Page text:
NFL Stadiums

If the commercials, game and epic snacks weren’t enough to keep you entertained this past Super Bowl Sunday, check out some of the stadiums from around the league. The stadiums for the 32 teams are as unique and varied as are their fans, but here are just a few of the most interesting.

MetLife Stadium

The MetLife Stadium at the Meadowlands located in New Jersey, just outside New York City, is home base for not one but two NFL teams, the New York Giants and the New York Jets. It’s design allows for both fan bases to feel right at home even though they have to share the stadium throughout the year.

MetLife Stadium (Birds Eye)
MetLife Stadium

The stadium was built in 2010, and at $1.6 billion, is the most expensive stadium ever built. It has one of the largest seating capacities as well. Because the stadium houses two teams, it has several unique designs to allow for the separate logos, lighting and mascots, including separate locker rooms for each of the home teams.

MetLife Stadium
Photo Credit: Stadiums of Pro Football

Mercedes-Benz Superdome

The Superdome has always been a popular destination for football, as well as college basketball and football in the sports-crazed south.

Louisiana Superdome (Google Maps)
Louisiana Superdome

However, it gained national fame in 2005 when it served as a refuge of last resort for thousands of New Orleans residents stranded during and after Hurricane Katrina. Flooding, the roof caving in, thousands of families stranded for days without plumbing or electricity or shelter took their tool on the structure.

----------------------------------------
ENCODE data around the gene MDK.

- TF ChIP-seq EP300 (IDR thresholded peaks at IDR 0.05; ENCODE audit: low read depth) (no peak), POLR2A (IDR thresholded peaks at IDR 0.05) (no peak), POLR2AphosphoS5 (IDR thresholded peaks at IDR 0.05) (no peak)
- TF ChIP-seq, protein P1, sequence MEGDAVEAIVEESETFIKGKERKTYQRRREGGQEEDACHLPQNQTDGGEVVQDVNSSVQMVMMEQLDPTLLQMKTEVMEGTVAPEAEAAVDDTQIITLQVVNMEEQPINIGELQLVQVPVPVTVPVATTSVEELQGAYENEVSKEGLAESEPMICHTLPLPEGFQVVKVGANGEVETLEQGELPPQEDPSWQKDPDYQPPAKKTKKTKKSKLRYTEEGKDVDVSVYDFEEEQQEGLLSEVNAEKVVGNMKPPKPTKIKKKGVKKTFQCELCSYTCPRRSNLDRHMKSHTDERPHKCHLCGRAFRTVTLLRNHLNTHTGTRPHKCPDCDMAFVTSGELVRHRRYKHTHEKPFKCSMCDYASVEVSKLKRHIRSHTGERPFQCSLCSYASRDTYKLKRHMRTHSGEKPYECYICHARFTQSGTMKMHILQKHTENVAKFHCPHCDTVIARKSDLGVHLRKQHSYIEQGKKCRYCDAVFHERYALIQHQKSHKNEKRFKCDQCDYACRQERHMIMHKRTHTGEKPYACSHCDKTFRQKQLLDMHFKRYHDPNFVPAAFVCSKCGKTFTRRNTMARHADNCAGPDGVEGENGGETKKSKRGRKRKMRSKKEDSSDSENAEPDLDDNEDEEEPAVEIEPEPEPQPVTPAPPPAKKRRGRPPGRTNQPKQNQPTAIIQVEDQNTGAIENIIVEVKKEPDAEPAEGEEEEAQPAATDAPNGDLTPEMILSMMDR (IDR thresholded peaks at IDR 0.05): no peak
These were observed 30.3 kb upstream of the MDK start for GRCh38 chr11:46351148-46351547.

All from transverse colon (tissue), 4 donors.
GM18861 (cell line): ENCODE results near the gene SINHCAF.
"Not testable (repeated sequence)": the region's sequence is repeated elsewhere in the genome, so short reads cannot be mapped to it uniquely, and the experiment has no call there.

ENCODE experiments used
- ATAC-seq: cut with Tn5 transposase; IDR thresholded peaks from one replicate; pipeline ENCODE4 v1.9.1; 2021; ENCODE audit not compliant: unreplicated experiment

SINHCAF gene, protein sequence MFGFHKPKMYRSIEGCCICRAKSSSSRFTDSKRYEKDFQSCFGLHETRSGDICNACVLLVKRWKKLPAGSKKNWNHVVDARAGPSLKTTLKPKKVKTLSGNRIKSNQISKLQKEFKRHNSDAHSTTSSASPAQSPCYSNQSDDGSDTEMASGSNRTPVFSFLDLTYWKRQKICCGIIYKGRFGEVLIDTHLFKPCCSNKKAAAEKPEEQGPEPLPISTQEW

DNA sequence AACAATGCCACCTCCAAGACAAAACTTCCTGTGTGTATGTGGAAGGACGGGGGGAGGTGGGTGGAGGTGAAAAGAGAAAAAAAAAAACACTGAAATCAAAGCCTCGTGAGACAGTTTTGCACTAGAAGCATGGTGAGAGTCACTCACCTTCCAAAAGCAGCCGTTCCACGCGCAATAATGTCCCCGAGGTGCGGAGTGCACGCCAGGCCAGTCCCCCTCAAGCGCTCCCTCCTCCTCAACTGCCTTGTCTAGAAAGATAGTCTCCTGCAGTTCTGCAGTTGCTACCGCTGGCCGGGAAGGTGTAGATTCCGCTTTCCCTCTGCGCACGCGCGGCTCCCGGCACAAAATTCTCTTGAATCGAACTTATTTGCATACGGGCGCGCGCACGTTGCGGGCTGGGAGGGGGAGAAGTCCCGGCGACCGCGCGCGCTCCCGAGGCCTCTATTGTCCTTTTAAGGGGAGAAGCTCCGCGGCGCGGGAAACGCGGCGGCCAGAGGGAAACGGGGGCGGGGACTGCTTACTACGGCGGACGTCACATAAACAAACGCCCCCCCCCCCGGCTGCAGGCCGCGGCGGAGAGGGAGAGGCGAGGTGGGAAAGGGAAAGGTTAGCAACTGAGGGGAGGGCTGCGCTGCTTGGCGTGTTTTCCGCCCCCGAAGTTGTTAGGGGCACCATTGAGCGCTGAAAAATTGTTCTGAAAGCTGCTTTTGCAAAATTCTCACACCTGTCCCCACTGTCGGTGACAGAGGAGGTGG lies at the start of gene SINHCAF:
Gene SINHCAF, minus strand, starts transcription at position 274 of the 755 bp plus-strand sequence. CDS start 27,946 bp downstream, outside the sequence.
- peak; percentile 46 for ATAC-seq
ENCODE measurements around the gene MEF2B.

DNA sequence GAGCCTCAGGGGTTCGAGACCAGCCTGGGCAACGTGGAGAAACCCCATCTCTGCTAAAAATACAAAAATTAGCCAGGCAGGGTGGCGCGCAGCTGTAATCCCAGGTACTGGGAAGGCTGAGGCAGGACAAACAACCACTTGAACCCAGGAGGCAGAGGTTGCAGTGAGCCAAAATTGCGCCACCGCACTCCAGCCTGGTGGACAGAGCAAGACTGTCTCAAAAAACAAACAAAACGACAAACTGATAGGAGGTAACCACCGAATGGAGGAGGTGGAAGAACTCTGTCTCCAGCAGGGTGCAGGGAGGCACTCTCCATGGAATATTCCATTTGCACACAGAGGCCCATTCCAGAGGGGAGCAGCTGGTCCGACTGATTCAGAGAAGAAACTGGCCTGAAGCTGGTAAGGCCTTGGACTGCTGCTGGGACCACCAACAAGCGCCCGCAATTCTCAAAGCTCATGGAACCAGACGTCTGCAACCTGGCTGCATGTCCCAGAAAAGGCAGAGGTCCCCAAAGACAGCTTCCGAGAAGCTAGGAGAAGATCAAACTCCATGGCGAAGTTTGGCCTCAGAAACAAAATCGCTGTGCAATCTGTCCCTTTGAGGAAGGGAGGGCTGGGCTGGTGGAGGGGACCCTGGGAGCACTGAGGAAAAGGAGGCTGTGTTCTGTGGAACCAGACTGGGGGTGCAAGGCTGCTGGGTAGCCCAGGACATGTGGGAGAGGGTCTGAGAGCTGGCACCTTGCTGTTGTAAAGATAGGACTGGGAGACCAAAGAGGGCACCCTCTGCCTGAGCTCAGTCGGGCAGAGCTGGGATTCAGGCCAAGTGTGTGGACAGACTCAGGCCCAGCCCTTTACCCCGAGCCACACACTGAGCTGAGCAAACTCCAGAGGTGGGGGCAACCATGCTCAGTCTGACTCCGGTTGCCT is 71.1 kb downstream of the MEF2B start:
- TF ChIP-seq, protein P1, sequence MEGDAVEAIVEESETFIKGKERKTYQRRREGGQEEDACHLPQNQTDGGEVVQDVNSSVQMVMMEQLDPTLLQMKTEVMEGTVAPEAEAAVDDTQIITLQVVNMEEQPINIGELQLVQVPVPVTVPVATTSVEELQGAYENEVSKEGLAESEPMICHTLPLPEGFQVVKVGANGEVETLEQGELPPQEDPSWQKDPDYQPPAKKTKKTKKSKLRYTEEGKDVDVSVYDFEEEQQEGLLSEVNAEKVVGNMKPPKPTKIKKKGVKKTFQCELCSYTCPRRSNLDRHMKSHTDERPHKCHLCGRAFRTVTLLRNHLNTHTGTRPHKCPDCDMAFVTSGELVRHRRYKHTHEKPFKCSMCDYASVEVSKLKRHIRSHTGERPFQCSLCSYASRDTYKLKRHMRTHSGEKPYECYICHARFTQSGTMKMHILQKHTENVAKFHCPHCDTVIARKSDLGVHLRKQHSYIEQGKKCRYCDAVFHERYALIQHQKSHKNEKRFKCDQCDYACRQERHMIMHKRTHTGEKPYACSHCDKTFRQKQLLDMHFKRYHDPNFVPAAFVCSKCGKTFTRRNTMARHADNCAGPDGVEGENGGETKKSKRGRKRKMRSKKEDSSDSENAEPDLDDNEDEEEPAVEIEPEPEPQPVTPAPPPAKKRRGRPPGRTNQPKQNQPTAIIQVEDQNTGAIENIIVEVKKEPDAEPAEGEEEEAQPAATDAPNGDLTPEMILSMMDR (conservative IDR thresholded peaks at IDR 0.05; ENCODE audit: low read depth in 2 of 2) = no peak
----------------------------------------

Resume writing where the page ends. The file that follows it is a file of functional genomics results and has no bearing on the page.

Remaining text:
Superdome
Photo Credit: USA Today

Nonetheless, the stadium reopened one year later, after a nearly $400 million cleanup and restoration effort. The symbol of the disaster of Katrina and the New Orleans spirit of triumph are embodied in the Superdome to this day.

Lambeau Field

Lambeau Field, the outdoor arena in Green Bay, Wisconsin, is arguably the best stadium, and for a variety of reasons including the passionate fan base, historical stadium and community feel. At over 80,000, it has the largest crowd capacity. Constructed in 1957, it is also the oldest continually in use.

Lambeau Field (StreetView)
Lambeau Field
Lambeau Field (Birds Eye)
Lambeau Field

The fans at Lambeau Field are among the most dedicated fan bases. Diehard Cheeseheads cheer on their beloved Packers in the open air arena, even if there’s a blizzard, it’s below freezing or both! Games have been played in temperatures as cold as 2° F, and on several occasions, fans have helped to shovel out the stadium on game day!

Lambeau Field
Photo Credit: Fox Sports

AT&T Stadium

Home to the Dallas Cowboys, one of the most loved or hated teams in the NFL, the AT&T Stadium is either loved for its sleek design and enhanced features or loathed for its distractions from the game itself.

AT&T Stadium (StreetView)
AT&T Stadium
AT&T Stadium (Dallas Cowboys) (Birds Eye)
AT&T Stadium (Dallas Cowboys)

Second only to the MetLife Stadium in cost, the AT&T Stadium in Arlington Texas was opened in 2009, and has every amenity a fan could dream of. A 160 foot jumbotron, over 300 additional television screens throughout the stadium and two end zone displays ensure you don’t miss a minute of action.

AT&T Stadium
Photo Credit: ThrilList

Over 100,000 seated and standing fans can watch the game, making it the largest overall capacity venue. Fans say that the retractable dome that opens allows God to watch football on Sundays, but that’s assuming God is a Cowboys fan. Love them or hate them, the Cowboys have a fun stadium they call home turf.

Next time you’re watching a game being played in any of these stadiums, look for the interesting features, like the Cowboys jumbotron or the freezing crowd at Lambeau Field, and share with your friends what you know during time outs, commercials and half time!

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